Finally, a Respectable Use For a Smart Car

Steph Willems
by Steph Willems
finally a respectable use for a smart car

Let’s face it: when it comes to modern cars, no model is as maligned as the diminutive two-seat Smart Fortwo. Well, maybe the Mitsubishi Mirage.

Measuring just 8-feet-10-inches in length, the rear-engined Smart looks less like a car than a rolling phone booth, or perhaps the bubble that would take Patrick McGoohan back to The Village in the TV show “ The Prisoner.”

Jokes and instances of car-tipping aside, the Smart harbors a secret ability that sets it apart from its larger peers — and it took an Ontario mechanic to find it.

A regular day will find Tod Anderson working on mainly European imports at Autobahn Tuning Inc. in a town just south of the Canadian capital of Ottawa. However, when free time allowed, Anderson spent the early part of this winter turning a 2006 Smart Fortwo into a snow-eating beast.

As it turns out, with a little elbow grease and imagination, you can convert a Fortwo into a snowmobile fairly easily at a cost of $7,000 Canadian (roughly $5,300 U.S.), plus the cost of the car itself.

“(The car) was something I’ve had my hands on for about six months,” said Anderson, who decided to convert it last November.

“It looked like something interesting to do. I’ve got buddies who put tracks on their trucks, and because the Smart is rear-engined and rear-wheel drive it seemed natural to try. There’s not many cars you can put tracks on, except a few Ferraris and Porsches.”

Anderson designed and laser cut the front skis from steel plate with the help of a former co-worker, now an engineer. To mount them, Anderson removed the wheels, brake discs and hubs and fixed them to the stub axle.

For grip, he mounted a pair of ATV tracks to the rear axle. Unfortunately, the tracks could only be bought in sets of four.

Once the work was complete, he had his very own Franco-Swiss-German diesel snow machine, complete with heater and climate control that can hit about 40 to 45 miles per hour running flat out.

“It hasn’t been radared, but looking out the window, I’d say it was hitting 70 kilometers an hour,” said Anderson. “We haven’t done calculations on the gear reduction and there’s a lot of top end loss.”

The Smart isn’t street legal when configured this way, but when you can be out on the frozen rivers and snowy fields, who needs traffic? This winter’s warm El Nino conditions led to a poor snow pack in the normally very snowy Ottawa Valley, so Anderson will have to wait until next year to get full use out of his creation.

Over the summer, the Smart will be stored with its wheels on.

Aside from the one-off Nissan Rogue Warrior shown earlier this year at the Montreal International Auto Show, adding treads to a wheeled vehicle is mainly the stuff of private enthusiasts.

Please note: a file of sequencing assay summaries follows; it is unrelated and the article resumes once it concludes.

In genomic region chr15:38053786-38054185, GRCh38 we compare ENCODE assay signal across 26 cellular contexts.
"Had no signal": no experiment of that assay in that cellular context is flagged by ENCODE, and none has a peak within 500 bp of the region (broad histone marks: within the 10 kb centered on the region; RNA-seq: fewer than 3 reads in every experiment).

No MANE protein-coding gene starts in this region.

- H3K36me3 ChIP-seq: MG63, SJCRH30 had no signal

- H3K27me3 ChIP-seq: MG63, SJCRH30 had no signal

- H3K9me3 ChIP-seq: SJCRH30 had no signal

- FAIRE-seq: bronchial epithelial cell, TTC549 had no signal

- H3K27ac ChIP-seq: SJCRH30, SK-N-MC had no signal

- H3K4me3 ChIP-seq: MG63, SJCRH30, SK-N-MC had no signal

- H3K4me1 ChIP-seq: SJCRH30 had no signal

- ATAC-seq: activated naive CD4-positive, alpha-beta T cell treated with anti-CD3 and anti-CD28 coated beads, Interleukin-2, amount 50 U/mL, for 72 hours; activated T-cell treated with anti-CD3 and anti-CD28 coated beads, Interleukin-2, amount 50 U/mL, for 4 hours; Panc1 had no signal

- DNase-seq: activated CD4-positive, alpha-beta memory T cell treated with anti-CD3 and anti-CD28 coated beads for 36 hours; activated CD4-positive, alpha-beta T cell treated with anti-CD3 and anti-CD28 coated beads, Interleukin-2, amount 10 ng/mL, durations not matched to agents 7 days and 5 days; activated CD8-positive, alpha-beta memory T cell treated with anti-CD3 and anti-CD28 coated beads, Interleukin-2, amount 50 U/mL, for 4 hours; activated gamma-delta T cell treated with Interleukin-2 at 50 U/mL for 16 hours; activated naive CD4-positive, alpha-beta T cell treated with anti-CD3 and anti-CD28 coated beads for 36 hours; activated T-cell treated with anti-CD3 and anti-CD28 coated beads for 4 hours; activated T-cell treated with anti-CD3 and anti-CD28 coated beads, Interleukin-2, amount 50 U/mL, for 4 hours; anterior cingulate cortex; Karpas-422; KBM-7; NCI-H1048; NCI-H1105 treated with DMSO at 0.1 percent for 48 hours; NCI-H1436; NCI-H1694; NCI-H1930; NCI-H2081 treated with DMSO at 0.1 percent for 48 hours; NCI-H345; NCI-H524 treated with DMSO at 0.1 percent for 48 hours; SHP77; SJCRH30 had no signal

Tracked passenger vehicles were used by the German military to blitzkrieg across the muddy fields of the low countries, but don’t get much traction in the modern automotive landscape.

However, they used to be a common sight in the northern U.S. and Canada.

As early as 1910, enterprising individuals were ripping the front wheels off of Ford Model T touring cars and trucks and replacing them with skis.

Mail carriers, deliverymen, ranchers and regular citizens who had some money lying around could purchase a conversion kit for the Model T, turning it into an unstoppable, if primitive, snowmobile.

Before Bombardier and Arctic Cat made the dedicated snowmobile commonplace, this was the only way to push through drifts that didn’t involve horses or your feet. Snow plowing was something reserved for streetcar lines in cities, not rural roadways.

The Model T conversion kits included front skis, cantilevered leaf springs, an anti-slip tread for the doubled-up rear axle, heavy duty wheels and a beefier driveline.

Given the inherent ruggedness of the Model T and the vast number produced between 1908 and 1927 (15 million), a good number of survivors remain. Thanks to this, the Model T Ford Snowmobile Club is able to hold national meets each year in New England.

[Images: Smart Fortwo (Autobahn Tuning Inc./Facebook); Model T ( Smithsonian Institution/Flickr)]

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  • Lou_BC ERay? A southern model will be the BillyRay.
  • Lou_BC I've never used a car buying plan service. My Costco membership did get me 1,000 cash back on my last truck.
  • Jeff S I can understand 8 cars is a bit much unless you are a serious collector. I always loved the Challenger when it first came out and now. I don't need a car like this but I am glad it exists at least for 1 more year. If I had a choice between a Mustang, a Camaro, and a Challenger I would opt for a Challenger but probably with a V-6 since it has more than enough power for most and I don't need to be burning rubber. Challenger has the classic muscle car looks, more cabin room, and a decent size trunk which makes it very livable for day to day driving and for traveling. The base models of the Dodge Challenger has a 3.6-liter V6 engine that gives you 305 horsepower with 268 lb-ft torque. The car attains 60 mph from a standstill within just 6 seconds, which is quite fast. Even with their base engines, the Challenger and Camaro are lightning-fast. The Camaro reaches 165 mph, while the Challenger can go up to 11 mph faster!
  • Inside Looking Out I would avoid American cities if I can. European cities are created for humans and Americans for cars.
  • Inside Looking Out I used True car once in 2014 and got a great deal. The difference is that you do nothing but dealers call you. No haggling but you can get the same deal browsing inventories on dealers websites. It just matter of convenience, Rich people delegate job to someone else because time costs more.
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